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Two sections of a Roman road on Ot Moor

List Entry Summary

This monument is scheduled under the Ancient Monuments and Archaeological Areas Act 1979 as amended as it appears to the Secretary of State to be of national importance. This entry is a copy, the original is held by the Department for Culture, Media and Sport.

Name: Two sections of a Roman road on Ot Moor

List entry Number: 1015169

Location

The monument may lie within the boundary of more than one authority.

County: Oxfordshire

District: Cherwell

District Type: District Authority

Parish: Fencott and Murcott

County: Oxfordshire

District: South Oxfordshire

District Type: District Authority

Parish: Beckley and Stowood

National Park: Not applicable to this List entry.

Grade: Not applicable to this List entry.

Date first scheduled: 02-Jan-1997

Date of most recent amendment: Not applicable to this List entry.

Legacy System Information

The contents of this record have been generated from a legacy data system.

Legacy System: RSM

UID: 28140

Asset Groupings

This list entry does not comprise part of an Asset Grouping. Asset Groupings are not part of the official record but are added later for information.

List entry Description

Summary of Monument

Legacy Record - This information may be included in the List Entry Details.

Reasons for Designation

Roman roads were artificially made-up routes introduced to Britain by the Roman army from c.AD 43. They facilitated both the conquest of the province and its subsequent administration. Their main purpose was to serve the Cursus Publicus, or Imperial mail service. Express messengers could travel up to 150 miles per day on the network of Roman roads throughout Britain and Europe, changing horses at wayside 'mutationes' (posting stations set every 8 miles on major roads) and stopping overnight at 'mansiones' (rest houses located every 20-25 miles). In addition, throughout the Roman period and later, Roman roads acted as commercial routes and became foci for settlement and industry. Mausolea were sometimes built flanking roads during the Roman period while, in the Anglian and medieval periods, Roman roads often served as property boundaries. Although a number of roads fell out of use soon after the withdrawal of Rome from the province in the fifth century AD, many have continued in use down to the present day and are consequently sealed beneath modern roads. On the basis of construction technique, two main types of Roman road are distinguishable. The first has widely spaced boundary ditches and a broad elaborate agger comprising several layers of graded materials. The second usually has drainage ditches and a narrow simple agger of two or three successive layers. In addition to ditches and construction pits flanking the sides of the road, features of Roman roads can include central stone ribs, kerbs and culverts, not all of which will necessarily be contemporary with the original construction of the road. With the exception of the extreme south- west of the country, Roman roads are widely distributed throughout England and extend into Wales and lowland Scotland. They are highly representative of the period of Roman administration and provide important evidence of Roman civil engineering skills as well as the pattern of Roman conquest and settlement. A high proportion of examples exhibiting good survival are considered to be worthy of protection.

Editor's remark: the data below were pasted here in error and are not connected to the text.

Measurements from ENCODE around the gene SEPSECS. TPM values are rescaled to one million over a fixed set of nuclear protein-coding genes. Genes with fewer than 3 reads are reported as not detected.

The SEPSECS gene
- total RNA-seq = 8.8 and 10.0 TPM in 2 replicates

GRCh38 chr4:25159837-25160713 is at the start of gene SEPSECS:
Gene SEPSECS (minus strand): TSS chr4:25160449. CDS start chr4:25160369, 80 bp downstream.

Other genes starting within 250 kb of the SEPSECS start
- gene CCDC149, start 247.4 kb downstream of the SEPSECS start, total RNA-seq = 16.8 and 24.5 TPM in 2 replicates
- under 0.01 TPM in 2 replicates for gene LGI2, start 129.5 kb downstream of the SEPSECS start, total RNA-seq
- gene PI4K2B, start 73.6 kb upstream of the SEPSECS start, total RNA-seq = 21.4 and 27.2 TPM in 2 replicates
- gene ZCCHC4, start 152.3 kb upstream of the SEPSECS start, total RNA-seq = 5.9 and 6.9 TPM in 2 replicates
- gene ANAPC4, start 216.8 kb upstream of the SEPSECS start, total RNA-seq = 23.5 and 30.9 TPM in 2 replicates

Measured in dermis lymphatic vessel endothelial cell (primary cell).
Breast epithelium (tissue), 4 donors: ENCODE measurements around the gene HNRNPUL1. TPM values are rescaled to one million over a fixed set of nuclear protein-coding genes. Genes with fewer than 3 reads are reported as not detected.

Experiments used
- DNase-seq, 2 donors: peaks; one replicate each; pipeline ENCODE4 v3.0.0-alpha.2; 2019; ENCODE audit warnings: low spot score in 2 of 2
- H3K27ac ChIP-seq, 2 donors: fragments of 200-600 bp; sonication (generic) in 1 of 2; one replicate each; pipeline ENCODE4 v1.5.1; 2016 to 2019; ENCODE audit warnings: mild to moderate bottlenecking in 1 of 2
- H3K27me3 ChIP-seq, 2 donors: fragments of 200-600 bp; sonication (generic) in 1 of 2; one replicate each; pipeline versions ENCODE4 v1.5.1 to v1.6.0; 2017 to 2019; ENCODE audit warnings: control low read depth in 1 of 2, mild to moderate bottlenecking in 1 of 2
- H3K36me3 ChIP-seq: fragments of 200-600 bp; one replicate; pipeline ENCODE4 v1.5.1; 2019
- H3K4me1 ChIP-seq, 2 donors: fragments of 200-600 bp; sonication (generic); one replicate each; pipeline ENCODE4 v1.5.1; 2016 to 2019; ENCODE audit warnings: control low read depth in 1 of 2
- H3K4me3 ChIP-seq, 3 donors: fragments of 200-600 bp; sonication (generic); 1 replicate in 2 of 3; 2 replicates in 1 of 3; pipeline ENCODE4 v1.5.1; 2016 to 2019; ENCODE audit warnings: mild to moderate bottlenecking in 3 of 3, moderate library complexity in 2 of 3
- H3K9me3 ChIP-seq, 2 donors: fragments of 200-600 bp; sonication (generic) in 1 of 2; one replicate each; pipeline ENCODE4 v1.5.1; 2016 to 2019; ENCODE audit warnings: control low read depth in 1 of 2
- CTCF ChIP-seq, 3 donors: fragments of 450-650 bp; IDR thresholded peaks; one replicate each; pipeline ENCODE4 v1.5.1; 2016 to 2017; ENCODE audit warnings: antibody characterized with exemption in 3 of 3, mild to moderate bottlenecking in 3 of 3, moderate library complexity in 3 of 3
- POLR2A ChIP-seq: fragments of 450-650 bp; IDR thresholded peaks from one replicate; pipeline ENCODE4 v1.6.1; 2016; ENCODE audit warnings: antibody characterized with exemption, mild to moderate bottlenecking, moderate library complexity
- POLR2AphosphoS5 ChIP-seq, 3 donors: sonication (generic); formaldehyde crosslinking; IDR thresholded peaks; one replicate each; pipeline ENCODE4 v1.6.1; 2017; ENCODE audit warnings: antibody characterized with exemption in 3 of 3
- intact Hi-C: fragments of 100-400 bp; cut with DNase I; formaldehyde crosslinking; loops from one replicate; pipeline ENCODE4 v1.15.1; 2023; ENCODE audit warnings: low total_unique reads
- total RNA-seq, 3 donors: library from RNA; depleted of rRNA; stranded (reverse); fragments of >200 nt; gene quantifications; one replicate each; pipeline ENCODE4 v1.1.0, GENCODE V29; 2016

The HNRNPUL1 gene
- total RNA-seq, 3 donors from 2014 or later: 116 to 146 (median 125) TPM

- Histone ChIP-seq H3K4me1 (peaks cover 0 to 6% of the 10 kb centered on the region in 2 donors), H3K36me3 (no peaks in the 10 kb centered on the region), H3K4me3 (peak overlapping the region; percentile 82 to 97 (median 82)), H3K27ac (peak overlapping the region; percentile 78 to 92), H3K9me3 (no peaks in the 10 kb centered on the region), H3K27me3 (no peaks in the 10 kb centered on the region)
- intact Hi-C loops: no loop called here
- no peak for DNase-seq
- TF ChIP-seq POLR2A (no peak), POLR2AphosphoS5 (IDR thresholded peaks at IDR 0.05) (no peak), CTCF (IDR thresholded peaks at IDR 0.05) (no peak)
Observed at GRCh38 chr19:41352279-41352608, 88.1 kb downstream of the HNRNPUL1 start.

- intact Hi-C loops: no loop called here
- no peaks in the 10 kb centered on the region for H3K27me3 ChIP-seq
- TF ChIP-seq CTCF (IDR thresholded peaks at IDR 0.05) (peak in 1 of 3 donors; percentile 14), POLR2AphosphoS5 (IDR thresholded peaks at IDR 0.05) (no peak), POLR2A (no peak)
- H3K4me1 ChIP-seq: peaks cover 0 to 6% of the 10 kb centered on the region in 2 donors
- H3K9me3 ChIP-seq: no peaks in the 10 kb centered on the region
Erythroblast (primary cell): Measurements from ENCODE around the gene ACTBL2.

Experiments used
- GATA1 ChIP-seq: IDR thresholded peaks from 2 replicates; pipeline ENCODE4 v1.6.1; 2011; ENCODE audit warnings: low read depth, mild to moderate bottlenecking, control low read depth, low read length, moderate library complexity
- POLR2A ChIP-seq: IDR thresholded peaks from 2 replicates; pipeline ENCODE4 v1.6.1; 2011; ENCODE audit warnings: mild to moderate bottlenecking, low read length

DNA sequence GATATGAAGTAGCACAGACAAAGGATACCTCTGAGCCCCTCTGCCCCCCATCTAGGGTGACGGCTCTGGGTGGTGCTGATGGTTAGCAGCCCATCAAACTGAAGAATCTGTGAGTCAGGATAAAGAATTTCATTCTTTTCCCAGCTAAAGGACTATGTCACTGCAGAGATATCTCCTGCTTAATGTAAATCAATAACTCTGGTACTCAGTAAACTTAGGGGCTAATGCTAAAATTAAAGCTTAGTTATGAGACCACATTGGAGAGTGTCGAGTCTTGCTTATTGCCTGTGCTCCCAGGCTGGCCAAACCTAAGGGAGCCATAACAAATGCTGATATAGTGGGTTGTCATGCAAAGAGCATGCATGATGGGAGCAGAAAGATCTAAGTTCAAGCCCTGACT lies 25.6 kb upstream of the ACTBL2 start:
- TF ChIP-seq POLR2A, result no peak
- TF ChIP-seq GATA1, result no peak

The two sections of Roman road on Ot Moor are among the best preserved sections of the road from Alchester to Dorchester. It is known from part excavations at Fencott that archaeological and environmental remains relating to the construction and use of the road will survive buried below the present ground level.